The virgin Mary (Lk 1:27-1:27)

“The angel Gabriel

Went

To a virgin

Engaged to a man,

Whose name was Joseph,

Of the house of David.

The virgin’s name

Was Mary.”

 

πρὸς παρθένον ἐμνηστευμένην ἀνδρὶ ᾧ ὄνομα Ἰωσὴφ, ἐξ οἴκου Δαυείδ, καὶ τὸ ὄνομα τῆς παρθένου Μαριάμ.

 

Luke has the angel Gabriel appear to Mary, as opposed to Matthew, chapter 1:20, who had an unnamed angel appear to Joseph in a dream.  This angel Gabriel went to a virgin (πρὸς παρθένον), who was engaged (ἐμνηστευμένην) to a man named Joseph (ἀνδρὶ ᾧ ὄνομα Ἰωσὴφ) from the house of David (ἐξ οἴκου Δαυείδ).  The name of this virgin was Mary (καὶ τὸ ὄνομα τῆς παρθένου Μαριάμ).  Thus, both stories from these 2 gospels concur that Mary and Joseph were the parents of Jesus.  Matthew said that Joseph had resolved to get rid of Mary, instead of taking her as his wife until the angel of the Lord appeared to him.  This unnamed angel reassured Joseph that he should not be afraid to take Mary as his wife.  Thus, God, via his angel, was trying to show Joseph that everything would be alright.  Here the emphasis is on Mary, a common name in first century Judaism based on the name of Mariam, the sister of Moses.  Mary was a virgin (παρθένου), someone who did not have sexual relations with the opposite sex, which would have been normal at this time for young girls before they were married.  However, she was engaged or betrothed to Joseph, who had Davidic ancestry.  In other words, the wedding contact had not been signed.  Thus, they were still involved with prenuptial arrangements.

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The dream of Joseph (Mt 1:20-1:20)

“But just when he resolved

To do this,

An angel of the Lord

Appeared to him

In a dream.

Saying.

‘Joseph!

Son of David!

Do not be afraid

To take Mary

As your wife.

The child conceived

In her is

From the Holy Spirit.”

 

ταῦτα δὲ αὐτοῦ ἐνθυμηθέντος ἰδοὺ ἄγγελος Κυρίου κατ’ ὄναρ ἐφάνη αὐτῷ λέγων Ἰωσὴφ υἱὸς Δαυείδ, μὴ φοβηθῇς παραλαβεῖν Μαρίαν τὴν γυναῖκά σου, τὸ γὰρ ἐν αὐτῇ γεννηθὲν ἐκ Πνεύματός ἐστιν Ἁγίου·

 

Joseph had resolved (αὐτοῦ ἐνθυμηθέντος) to put away Mary, instead of taking her as his wife. Then an angel of the Lord (ἄγγελος Κυρίου) appeared to him in a dream (ὄναρ ἐφάνη αὐτῷ). This is somewhat reminiscent of Joseph in Egypt, who interpreted dreams, but said that only God could tell them what they meant in Genesis, chapters 40-41. The various Israelite prophets often got their oracle messages in dreams. Notice that it is an angel of the Lord, “Κυρίου.” There will be no mention of Yahweh in the New Testament, since the Greek Old Testament had translated “Yahweh” into “Lord.” However, the sense was that this was God, the Father, the God of the Old Testament. Angels were the messengers of God, especially in the Book of Tobit, chapter 5, where the angel Raphael appeared to him. This angel goes unnamed here, not like the angel Gabriel of Luke, chapter 1. This angel told Joseph, the son of David, not to be afraid (μὴ φοβηθῇς) to take Mary (παραλαβεῖν Μαρίαν) as his wife (τὴν γυναῖκά σου). He had nothing to be worried about. Thus, God, via his angel, was trying to reassure Joseph that everything would be alright. This angel then told Joseph that the child that had been conceived in her (ἐν αὐτῇ γεννηθὲν) was from the Holy Spirit (ἐκ Πνεύματός ἐστιν Ἁγίου). In a somewhat awkward phrasing, this text said the conception was from a Spirit that is holy rather than a Holy Spirit as earlier in this text. This shows a developing sense of the divine Holy Spirit.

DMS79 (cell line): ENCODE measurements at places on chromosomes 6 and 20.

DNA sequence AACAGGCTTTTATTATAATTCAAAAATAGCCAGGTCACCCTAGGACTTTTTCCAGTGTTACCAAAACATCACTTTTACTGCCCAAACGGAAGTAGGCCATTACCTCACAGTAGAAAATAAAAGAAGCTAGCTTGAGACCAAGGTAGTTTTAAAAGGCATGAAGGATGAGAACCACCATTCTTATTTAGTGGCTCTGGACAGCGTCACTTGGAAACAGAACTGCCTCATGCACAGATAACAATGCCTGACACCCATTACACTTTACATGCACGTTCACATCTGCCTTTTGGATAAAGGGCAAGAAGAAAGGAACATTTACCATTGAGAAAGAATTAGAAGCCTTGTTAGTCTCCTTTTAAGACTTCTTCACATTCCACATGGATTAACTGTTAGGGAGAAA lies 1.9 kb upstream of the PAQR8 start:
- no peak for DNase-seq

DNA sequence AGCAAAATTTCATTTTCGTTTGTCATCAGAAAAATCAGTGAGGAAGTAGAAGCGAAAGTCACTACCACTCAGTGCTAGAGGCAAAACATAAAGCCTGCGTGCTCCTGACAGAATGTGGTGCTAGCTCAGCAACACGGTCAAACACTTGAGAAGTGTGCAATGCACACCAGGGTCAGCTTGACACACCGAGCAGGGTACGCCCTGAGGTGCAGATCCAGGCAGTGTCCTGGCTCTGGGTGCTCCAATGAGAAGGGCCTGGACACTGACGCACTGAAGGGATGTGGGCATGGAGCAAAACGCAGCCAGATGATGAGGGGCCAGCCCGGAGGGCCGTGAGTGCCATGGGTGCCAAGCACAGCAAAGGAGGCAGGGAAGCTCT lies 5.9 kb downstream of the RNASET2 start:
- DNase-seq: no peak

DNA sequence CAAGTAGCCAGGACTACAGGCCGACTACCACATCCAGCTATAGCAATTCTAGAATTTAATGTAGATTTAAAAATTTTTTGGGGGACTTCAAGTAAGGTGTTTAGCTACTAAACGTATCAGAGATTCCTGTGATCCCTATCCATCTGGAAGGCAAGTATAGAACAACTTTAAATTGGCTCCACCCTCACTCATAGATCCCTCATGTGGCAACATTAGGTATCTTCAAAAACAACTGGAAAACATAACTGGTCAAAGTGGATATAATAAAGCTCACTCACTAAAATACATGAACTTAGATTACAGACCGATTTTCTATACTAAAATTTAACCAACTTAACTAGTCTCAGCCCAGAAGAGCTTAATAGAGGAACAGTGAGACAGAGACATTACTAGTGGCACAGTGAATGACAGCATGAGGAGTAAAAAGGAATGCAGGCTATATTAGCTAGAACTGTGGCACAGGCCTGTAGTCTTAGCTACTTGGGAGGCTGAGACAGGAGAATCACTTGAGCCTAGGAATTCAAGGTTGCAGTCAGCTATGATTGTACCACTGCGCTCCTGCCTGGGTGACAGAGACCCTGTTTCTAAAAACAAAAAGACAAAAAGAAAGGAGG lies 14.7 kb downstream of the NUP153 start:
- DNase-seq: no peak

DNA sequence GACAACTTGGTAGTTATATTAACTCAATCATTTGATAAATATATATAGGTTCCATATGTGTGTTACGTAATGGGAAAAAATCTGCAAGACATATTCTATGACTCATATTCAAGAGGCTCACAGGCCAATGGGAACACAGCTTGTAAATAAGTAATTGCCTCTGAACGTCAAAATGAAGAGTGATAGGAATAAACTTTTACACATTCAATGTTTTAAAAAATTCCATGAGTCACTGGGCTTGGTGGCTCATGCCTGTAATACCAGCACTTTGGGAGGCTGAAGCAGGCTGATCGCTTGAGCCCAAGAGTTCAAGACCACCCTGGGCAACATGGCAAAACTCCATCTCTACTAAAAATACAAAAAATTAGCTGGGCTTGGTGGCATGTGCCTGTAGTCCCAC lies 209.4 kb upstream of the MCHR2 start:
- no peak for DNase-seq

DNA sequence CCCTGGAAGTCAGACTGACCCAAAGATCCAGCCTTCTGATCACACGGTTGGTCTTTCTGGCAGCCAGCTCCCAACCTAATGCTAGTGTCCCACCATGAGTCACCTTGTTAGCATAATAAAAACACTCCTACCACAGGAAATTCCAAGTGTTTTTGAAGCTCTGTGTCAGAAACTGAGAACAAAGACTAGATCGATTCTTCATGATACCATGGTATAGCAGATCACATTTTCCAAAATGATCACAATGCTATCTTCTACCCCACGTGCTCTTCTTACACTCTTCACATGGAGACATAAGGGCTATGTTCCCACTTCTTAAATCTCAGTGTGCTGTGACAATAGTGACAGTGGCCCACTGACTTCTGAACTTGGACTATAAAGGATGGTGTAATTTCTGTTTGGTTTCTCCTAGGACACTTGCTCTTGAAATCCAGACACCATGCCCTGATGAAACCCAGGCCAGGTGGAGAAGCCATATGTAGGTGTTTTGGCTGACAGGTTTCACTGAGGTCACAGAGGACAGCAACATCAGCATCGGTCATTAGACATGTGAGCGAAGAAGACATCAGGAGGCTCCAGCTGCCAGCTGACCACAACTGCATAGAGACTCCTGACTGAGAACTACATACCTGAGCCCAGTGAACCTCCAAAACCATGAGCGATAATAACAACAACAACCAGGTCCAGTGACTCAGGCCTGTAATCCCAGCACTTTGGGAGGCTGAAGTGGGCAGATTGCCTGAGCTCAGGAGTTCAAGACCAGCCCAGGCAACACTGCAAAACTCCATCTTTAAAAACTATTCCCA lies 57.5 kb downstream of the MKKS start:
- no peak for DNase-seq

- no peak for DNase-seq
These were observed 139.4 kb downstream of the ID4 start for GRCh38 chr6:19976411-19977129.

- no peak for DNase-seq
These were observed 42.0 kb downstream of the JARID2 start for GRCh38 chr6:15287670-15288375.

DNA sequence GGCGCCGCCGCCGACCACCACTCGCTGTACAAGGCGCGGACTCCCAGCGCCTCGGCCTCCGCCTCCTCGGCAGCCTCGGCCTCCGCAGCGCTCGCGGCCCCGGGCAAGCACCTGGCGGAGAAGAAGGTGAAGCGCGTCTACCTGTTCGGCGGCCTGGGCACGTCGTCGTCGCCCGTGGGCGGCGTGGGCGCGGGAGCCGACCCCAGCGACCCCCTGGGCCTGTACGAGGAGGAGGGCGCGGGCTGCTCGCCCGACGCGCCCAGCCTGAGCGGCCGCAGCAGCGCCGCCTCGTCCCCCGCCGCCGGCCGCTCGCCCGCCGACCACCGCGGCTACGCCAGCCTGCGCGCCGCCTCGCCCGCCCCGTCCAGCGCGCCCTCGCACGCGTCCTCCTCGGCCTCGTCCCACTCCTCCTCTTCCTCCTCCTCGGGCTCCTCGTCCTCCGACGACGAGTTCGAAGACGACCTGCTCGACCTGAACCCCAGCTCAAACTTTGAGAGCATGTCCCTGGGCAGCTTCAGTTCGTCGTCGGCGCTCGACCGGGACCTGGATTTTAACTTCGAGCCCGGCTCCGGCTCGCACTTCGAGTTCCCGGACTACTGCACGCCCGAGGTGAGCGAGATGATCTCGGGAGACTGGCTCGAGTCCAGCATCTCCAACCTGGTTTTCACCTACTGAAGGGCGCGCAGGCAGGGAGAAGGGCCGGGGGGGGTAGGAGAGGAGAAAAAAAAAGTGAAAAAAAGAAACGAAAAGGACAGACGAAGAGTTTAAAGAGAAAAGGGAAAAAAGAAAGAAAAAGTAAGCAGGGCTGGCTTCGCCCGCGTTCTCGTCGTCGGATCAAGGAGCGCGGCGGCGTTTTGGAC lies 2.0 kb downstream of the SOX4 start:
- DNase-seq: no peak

The concern of Daniel about food defilement (Dan 1:8-1:8)

“But Daniel resolved

That he would not

Defile himself

With the royal rations

Of food,

Or wine.

Thus,

He asked

The palace master

To allow him

Not to defile himself.”

Daniel resolved that he would not eat the royal food or wine, since that would make him unclean. He then asked Ashpenaz, the chief of the palace not to eat this royal food. The food restrictions became a major issue in the 2nd century BCE, when Antiochus IV Epiphanes (174-164 BCE) was the Greek Seleucid king who persecuted the Jews of Samaria and Judah. King Antiochus sided with the Hellenized Jews that led to the Maccabean revolt over the issue of who was a true Jewish person. The answer could be found by observing the food that they ate.

Do not use your property as collateral (Prov 6:1-6:5)

“My child!

If you have given your pledge to your neighbor,

If you have bound yourself to another,

You are snared by the utterance of your lips.

You are caught by the words of your mouth.

Do this!

My child!

Save yourself!

You have come into your neighbor’s power.

Go!

Hurry!

Plead with your neighbor!

Give your eyes no sleep.

Give your eyelids no slumber.

Save yourself

Like a gazelle from the hunter!

Save yourself

Like a bird from the hand of the fowler!”

This paternal advice continues with a strange admonition. It seems that there was an ancient custom of pledging your house to help a neighbor. However, here the father warns his children against doing this. If you have already pledged to help, then you are stuck with your own words. However, then it is time to negotiate a resolution with your neighbor since you are under his power. Plead with him until you get this resolved. Do not get any sleep until this is straightened out. You have to save yourself because you are being hunted like a hunter after an animal or a bird that is already caught in a trap.

Some Jews decide to die (Macc 1:62-1:64)

“However, many in Israel stood firm. They were resolved in their hearts not to eat unclean food. They chose to die rather than to be defiled by food or to profane the holy covenant. They did die. Very great wrath came upon Israel.”

Here we have an instance of Jewish martyrs. They were willing to die rather than to eat unclean food. They refused to abuse the holy Mosaic covenant. For that they were killed.